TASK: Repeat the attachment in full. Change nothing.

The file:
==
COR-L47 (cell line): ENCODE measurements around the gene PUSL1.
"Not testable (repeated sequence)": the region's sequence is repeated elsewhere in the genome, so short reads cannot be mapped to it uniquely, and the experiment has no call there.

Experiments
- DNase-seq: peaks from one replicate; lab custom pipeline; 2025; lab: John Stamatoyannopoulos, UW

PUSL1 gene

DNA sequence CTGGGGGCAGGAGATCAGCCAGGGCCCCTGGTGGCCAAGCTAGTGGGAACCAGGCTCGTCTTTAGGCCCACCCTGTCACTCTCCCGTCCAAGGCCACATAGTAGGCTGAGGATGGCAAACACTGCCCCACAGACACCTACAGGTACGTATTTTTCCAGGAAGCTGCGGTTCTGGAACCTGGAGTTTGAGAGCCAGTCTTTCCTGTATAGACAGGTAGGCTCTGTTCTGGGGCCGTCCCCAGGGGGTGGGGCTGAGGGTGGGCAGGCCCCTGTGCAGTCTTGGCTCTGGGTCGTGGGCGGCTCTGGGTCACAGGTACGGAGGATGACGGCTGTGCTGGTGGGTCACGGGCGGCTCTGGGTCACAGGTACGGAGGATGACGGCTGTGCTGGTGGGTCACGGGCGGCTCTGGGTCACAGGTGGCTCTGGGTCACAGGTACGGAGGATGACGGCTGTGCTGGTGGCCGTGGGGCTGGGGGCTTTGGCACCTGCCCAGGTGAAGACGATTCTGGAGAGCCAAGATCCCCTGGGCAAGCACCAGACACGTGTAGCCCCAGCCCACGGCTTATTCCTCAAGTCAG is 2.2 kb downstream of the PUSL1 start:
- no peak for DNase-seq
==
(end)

COR-L47 (cell line): ENCODE measurements around the gene PUSL1.
"Not testable (repeated sequence)": the region's sequence is repeated elsewhere in the genome, so short reads cannot be mapped to it uniquely, and the experiment has no call there.

Experiments
- DNase-seq: peaks from one replicate; lab custom pipeline; 2025; lab: John Stamatoyannopoulos, UW

PUSL1 gene

DNA sequence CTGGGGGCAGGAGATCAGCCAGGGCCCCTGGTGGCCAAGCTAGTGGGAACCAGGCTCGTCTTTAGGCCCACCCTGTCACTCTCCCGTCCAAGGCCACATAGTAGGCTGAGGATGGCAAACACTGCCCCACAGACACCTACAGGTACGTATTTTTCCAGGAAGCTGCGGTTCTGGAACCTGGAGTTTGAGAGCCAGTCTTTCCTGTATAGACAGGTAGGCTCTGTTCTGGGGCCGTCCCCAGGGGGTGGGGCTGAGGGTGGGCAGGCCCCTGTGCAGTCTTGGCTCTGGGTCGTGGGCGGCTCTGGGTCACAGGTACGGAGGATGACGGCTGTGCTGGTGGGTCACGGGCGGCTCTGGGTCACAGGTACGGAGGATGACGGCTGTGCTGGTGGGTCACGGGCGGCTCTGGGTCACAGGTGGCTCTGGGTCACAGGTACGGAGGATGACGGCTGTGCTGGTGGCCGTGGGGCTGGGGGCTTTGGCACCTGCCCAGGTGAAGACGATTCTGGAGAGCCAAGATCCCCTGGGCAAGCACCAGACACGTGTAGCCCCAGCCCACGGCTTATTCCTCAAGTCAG is 2.2 kb downstream of the PUSL1 start:
- no peak for DNase-seq